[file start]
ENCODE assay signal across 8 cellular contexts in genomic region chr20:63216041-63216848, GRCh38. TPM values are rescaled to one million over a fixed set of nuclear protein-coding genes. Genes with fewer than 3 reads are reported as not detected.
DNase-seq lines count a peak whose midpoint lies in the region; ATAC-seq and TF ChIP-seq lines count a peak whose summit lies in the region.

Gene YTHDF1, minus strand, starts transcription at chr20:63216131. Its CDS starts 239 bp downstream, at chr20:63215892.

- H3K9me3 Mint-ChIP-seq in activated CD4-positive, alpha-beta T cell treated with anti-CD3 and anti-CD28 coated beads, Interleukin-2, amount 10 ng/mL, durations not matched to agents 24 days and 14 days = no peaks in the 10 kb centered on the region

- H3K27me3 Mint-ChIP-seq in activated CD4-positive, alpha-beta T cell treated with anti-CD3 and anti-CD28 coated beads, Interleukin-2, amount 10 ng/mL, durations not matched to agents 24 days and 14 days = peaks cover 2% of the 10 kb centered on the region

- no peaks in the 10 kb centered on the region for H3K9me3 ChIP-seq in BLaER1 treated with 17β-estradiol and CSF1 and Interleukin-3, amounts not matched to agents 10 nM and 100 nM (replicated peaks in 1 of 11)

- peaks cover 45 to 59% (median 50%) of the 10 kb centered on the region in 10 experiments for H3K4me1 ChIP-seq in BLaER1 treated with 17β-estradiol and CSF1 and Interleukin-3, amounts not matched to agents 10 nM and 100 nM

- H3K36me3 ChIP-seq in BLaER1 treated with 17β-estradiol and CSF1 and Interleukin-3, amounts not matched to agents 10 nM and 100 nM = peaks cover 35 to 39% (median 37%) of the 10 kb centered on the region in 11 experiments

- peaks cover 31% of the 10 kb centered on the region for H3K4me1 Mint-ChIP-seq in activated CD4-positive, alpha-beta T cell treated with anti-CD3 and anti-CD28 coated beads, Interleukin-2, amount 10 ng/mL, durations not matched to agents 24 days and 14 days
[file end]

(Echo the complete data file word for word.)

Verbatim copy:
ENCODE assay signal across 8 cellular contexts in genomic region chr20:63216041-63216848, GRCh38. TPM values are rescaled to one million over a fixed set of nuclear protein-coding genes. Genes with fewer than 3 reads are reported as not detected.
DNase-seq lines count a peak whose midpoint lies in the region; ATAC-seq and TF ChIP-seq lines count a peak whose summit lies in the region.

Gene YTHDF1, minus strand, starts transcription at chr20:63216131. Its CDS starts 239 bp downstream, at chr20:63215892.

- H3K9me3 Mint-ChIP-seq in activated CD4-positive, alpha-beta T cell treated with anti-CD3 and anti-CD28 coated beads, Interleukin-2, amount 10 ng/mL, durations not matched to agents 24 days and 14 days = no peaks in the 10 kb centered on the region

- H3K27me3 Mint-ChIP-seq in activated CD4-positive, alpha-beta T cell treated with anti-CD3 and anti-CD28 coated beads, Interleukin-2, amount 10 ng/mL, durations not matched to agents 24 days and 14 days = peaks cover 2% of the 10 kb centered on the region

- no peaks in the 10 kb centered on the region for H3K9me3 ChIP-seq in BLaER1 treated with 17β-estradiol and CSF1 and Interleukin-3, amounts not matched to agents 10 nM and 100 nM (replicated peaks in 1 of 11)

- peaks cover 45 to 59% (median 50%) of the 10 kb centered on the region in 10 experiments for H3K4me1 ChIP-seq in BLaER1 treated with 17β-estradiol and CSF1 and Interleukin-3, amounts not matched to agents 10 nM and 100 nM

- H3K36me3 ChIP-seq in BLaER1 treated with 17β-estradiol and CSF1 and Interleukin-3, amounts not matched to agents 10 nM and 100 nM = peaks cover 35 to 39% (median 37%) of the 10 kb centered on the region in 11 experiments

- peaks cover 31% of the 10 kb centered on the region for H3K4me1 Mint-ChIP-seq in activated CD4-positive, alpha-beta T cell treated with anti-CD3 and anti-CD28 coated beads, Interleukin-2, amount 10 ng/mL, durations not matched to agents 24 days and 14 days